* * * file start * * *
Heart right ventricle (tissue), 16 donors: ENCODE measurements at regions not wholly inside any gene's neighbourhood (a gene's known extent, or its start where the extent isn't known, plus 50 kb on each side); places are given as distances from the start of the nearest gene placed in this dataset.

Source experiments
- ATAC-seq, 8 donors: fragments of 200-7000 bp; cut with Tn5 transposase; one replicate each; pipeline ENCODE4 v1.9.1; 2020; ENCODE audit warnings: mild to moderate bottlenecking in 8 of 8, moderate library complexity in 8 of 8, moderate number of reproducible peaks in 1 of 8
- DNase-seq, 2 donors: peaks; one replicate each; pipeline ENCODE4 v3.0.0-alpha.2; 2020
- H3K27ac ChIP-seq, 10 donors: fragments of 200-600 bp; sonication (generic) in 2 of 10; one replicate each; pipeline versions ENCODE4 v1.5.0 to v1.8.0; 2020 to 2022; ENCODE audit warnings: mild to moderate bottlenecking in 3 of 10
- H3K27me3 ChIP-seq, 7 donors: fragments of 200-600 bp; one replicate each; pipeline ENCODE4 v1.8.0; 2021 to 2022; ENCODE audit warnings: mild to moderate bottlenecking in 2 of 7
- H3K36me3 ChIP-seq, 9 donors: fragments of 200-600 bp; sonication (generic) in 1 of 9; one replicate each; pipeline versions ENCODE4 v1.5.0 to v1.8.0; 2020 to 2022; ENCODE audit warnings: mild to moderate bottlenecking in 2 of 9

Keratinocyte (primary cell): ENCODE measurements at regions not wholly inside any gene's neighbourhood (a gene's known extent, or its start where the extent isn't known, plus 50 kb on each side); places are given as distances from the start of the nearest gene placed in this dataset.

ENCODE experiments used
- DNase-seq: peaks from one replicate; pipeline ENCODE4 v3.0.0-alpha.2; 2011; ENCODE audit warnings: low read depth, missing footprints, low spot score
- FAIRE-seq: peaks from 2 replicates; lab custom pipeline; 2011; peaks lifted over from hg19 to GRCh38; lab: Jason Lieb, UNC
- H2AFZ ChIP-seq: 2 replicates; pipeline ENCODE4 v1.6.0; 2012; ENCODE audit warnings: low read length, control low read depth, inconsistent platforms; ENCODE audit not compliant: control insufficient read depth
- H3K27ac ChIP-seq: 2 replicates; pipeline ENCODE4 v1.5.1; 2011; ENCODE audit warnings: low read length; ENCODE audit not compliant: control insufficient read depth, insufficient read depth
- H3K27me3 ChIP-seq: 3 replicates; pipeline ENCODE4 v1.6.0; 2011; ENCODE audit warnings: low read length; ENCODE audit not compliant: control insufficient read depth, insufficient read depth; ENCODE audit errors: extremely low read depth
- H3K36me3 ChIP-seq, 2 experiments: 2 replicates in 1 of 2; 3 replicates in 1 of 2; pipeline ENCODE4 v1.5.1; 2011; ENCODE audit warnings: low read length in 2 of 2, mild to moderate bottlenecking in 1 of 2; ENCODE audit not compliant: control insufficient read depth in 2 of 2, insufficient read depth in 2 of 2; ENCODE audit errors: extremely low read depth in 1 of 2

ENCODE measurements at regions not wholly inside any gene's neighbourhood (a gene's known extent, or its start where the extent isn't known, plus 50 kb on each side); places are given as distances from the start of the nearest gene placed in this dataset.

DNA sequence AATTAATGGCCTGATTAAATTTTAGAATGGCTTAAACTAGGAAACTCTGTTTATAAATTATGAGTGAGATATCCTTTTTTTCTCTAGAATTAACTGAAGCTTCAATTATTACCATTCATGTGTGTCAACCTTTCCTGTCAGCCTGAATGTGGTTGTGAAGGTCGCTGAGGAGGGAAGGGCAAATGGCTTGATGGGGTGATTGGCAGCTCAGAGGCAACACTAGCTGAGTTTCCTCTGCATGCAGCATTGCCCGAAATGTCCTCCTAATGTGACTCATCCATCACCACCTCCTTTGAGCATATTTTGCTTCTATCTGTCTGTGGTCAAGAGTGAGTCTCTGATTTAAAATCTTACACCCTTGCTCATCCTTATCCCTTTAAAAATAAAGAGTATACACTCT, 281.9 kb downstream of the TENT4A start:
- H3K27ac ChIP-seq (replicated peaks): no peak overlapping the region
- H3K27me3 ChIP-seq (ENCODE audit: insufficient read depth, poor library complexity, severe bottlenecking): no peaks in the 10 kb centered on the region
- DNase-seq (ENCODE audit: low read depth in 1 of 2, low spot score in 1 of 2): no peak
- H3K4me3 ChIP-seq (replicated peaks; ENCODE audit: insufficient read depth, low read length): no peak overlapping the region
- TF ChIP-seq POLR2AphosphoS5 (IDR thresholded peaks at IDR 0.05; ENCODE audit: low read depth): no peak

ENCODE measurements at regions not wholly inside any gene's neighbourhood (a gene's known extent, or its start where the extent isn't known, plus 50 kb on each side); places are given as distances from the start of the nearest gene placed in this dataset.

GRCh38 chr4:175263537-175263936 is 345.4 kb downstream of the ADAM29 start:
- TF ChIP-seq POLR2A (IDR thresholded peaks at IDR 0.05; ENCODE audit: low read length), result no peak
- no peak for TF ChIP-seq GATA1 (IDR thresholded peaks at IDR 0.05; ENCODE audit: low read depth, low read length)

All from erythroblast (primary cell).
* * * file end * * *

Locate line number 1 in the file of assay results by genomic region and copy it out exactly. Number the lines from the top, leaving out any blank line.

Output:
Heart right ventricle (tissue), 16 donors: ENCODE measurements at regions not wholly inside any gene's neighbourhood (a gene's known extent, or its start where the extent isn't known, plus 50 kb on each side); places are given as distances from the start of the nearest gene placed in this dataset.